Hans Herbert Grimm’s First World War novel, Schlump, had the bad luck to be published a few weeks after Erich Maria Remarque’s All Quiet on the Western Front, the novel that would go on to represent the German perspective of the war to this day. It probably didn’t help that Grimm was determined to remain anonymous, fearing that association with the novel would damage his career as a teacher and disrupt his quiet life. It is likely his fear of being linked to the book later played some part in his decision to join the Nazi party who were gleefully burning and banning it. Ironically, when he did finally reveal his authorship, to the new Communist authorities, this didn’t prevent him being from being forbidden to resume his teaching career. In 1950 he committed suicide.
In contrast, Schlump is a character who takes misfortune in his stride. Often lucky, even his bad luck seems to benefit him – it is as if he has emerged from an 18th century picaresque novel onto the battlefields of 20th century Europe, embracing adventure and women alike. This may seem a strange fit for a war novel, especially one which is set during the war we most associate (rightly or wrongly) with the suffering of soldiers, however, it points towards the comic approach of later novels like Catch 22. In some ways the picaresque genre is entirely appropriate: its episodic, plotless nature mimics the chaotic progress of the war; Schlump, like so many picaresque heroes before him, must live by his wits without too much care for the letter of the law; and he must also seize pleasure where he finds it with tomorrow being far from a certainty.
It also conveys the excitement felt by many young men at the thought of going to a war which seemed, to them, like an adventure:
“Schlump became anxious that he was missing out on all of this, and was desperate to sign up…On his seventeenth birthday he went in secret to the barracks and volunteered… He returned home bursting with pride and his parents abandoned their opposition.”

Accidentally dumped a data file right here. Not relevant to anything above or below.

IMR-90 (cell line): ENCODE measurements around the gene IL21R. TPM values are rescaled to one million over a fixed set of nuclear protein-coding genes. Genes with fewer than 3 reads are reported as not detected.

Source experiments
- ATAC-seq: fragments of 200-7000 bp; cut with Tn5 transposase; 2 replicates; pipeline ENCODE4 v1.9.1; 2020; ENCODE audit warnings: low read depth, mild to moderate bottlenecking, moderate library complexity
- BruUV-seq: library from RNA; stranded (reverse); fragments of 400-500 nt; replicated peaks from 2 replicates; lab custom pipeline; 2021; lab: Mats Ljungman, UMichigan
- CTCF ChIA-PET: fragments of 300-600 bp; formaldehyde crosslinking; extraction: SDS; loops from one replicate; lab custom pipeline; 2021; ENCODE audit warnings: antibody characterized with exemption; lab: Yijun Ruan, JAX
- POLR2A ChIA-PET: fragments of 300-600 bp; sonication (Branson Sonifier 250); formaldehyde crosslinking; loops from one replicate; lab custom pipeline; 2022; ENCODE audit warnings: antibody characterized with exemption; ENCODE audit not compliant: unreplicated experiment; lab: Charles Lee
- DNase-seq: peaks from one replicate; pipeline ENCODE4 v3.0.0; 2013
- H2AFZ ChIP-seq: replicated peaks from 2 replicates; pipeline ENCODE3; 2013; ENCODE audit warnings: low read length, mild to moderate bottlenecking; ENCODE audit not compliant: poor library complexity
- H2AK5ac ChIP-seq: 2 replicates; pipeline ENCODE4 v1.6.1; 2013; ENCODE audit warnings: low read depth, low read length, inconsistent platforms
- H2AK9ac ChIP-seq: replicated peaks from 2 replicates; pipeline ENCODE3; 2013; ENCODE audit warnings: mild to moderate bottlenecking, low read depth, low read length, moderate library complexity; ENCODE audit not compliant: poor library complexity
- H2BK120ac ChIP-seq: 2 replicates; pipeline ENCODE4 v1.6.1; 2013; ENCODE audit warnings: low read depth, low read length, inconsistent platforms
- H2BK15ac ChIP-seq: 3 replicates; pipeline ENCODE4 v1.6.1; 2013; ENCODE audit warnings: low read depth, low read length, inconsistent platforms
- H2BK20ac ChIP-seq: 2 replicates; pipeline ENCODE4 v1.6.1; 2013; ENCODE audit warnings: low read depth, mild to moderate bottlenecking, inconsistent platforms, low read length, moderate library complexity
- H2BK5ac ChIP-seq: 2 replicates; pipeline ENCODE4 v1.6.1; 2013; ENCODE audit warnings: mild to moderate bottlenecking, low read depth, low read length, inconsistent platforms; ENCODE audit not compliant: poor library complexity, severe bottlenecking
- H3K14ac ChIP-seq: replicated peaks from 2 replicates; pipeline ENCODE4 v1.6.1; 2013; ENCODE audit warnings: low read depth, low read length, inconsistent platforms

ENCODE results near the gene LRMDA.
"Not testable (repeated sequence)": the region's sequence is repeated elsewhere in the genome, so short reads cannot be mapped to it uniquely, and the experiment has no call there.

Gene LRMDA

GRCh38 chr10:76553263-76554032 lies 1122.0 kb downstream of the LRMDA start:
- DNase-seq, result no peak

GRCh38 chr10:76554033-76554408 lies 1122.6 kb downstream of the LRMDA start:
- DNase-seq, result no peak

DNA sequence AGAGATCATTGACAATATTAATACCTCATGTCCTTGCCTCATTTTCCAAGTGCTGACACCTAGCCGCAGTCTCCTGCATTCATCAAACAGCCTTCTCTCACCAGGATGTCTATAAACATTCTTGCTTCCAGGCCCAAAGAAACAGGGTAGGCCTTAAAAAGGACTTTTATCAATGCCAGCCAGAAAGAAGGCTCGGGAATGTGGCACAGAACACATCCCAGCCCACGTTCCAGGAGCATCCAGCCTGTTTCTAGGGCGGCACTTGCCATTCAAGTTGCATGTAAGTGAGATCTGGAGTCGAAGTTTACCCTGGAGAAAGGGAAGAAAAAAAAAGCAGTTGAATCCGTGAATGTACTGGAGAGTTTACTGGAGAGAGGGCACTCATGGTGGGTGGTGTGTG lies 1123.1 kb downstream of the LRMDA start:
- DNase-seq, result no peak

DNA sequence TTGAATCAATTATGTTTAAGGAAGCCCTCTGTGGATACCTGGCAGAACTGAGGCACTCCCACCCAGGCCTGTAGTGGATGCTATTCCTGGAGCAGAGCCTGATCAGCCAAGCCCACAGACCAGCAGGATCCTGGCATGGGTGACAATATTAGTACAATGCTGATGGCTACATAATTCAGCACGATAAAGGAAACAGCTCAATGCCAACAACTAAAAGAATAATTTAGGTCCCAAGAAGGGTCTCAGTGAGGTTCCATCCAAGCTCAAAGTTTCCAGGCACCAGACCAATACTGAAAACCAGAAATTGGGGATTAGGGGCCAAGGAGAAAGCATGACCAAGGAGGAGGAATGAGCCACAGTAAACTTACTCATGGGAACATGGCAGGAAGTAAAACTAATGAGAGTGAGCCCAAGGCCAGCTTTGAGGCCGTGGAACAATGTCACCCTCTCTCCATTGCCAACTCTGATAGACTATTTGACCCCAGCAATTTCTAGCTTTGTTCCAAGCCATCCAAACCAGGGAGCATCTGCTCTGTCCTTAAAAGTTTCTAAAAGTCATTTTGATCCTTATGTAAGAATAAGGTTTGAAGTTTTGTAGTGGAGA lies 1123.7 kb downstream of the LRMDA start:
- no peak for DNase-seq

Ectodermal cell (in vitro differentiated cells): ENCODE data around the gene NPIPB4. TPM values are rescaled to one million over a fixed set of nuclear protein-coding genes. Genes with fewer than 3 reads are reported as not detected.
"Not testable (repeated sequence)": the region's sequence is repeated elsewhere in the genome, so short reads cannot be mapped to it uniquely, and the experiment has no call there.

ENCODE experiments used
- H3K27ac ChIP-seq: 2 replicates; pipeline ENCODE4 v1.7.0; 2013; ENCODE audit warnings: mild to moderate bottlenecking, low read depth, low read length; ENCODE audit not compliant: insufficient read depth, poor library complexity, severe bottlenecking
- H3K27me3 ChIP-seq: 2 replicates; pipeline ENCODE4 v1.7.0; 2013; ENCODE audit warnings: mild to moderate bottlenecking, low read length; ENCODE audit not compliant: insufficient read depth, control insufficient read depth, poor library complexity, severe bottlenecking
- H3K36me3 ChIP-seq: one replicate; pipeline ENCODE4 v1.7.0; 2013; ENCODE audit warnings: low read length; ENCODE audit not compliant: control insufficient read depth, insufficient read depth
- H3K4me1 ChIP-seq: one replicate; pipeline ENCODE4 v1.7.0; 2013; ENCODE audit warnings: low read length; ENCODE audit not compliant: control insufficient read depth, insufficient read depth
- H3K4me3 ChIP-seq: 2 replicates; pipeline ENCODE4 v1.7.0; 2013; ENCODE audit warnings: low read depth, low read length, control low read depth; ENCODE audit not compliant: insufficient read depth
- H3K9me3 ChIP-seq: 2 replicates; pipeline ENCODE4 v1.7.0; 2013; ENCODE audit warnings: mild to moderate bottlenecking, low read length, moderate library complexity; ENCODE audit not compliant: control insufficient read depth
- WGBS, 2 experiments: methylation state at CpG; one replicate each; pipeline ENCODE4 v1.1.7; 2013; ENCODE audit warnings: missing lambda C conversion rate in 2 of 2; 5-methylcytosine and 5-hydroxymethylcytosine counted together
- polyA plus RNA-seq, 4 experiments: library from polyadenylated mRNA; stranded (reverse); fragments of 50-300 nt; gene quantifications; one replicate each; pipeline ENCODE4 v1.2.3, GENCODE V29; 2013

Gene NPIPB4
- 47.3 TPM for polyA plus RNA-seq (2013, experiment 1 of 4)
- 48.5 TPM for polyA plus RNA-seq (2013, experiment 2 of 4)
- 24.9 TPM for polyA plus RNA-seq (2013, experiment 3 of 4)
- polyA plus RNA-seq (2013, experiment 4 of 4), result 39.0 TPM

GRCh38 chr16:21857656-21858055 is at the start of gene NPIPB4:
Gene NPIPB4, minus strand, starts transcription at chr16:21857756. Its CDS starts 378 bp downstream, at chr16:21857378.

Schlump’s first piece of luck is that he has a school leaver’s certificate and a rudimentary understanding of French: instead of being sent to the Front, he becomes an administrator in occupied France. Far from mortal danger, with plentiful supplies of both food and girls, Schlump finds that “he’d almost forgotten he was a soldier.” Schlump proves adept at keeping everyone happy, but eventually his time is up and he is sent forward to the fighting: “he couldn’t be absolutely sure whether the last few months were absolutely real.”
Almost a third of the novel passes before Schlump sees any action, but, rather than take away for the book’s impact, this only serves to make conditions at the Front more shocking. It also reflects the experience of soldiers who spent much of their time waiting behind the lines. Schlump does not, however, sail through the war unscathed:
“Thud! The dull impact. Now it was going to explode. Schlump threw himself on the ground; here the communication trench was very shallow, giving only a hand’s width of cover. Now it was going to explode. But it lasted an eternity; he could have got much further away. And still it didn’t. Then, finally, came the dull boom, followed by a rumbling and drumming, as if a thousand horses were galloping towards him… Schlump remembered nothing after that.”
This is only Schlump’s first wound; after his recovery he returns to the fighting only to be wounded again (presumably a common experience). This allows him some time back in Germany where we can see the effects of the war on the civilian population, hunger in particular. His mother
“…placed everything in front of him that she’d put by from her own meals. She didn’t tell him she’d starved for his sake.”
Later Schlump’s father dies of hunger. In this way, Grimm creates a novel that tells of more than Schlump’s experience. A number of other stories related to Schlump by those he meets also expand the novel’s viewpoint.
Schlump, rediscovered in Germany in 2013, and now translated into English by Jamie Bulloch, deserves its belated place among the classic novels of the Great War. It may not have the emotional impact of, for example, Owen’s poetry, but this is partly due to Schlump’s everyman character – his basic education, his lack of refinement, and his enduring innocence which outlasts even the war:
“He left the station as a simple soldier, just as on the day he’d embarked from there.”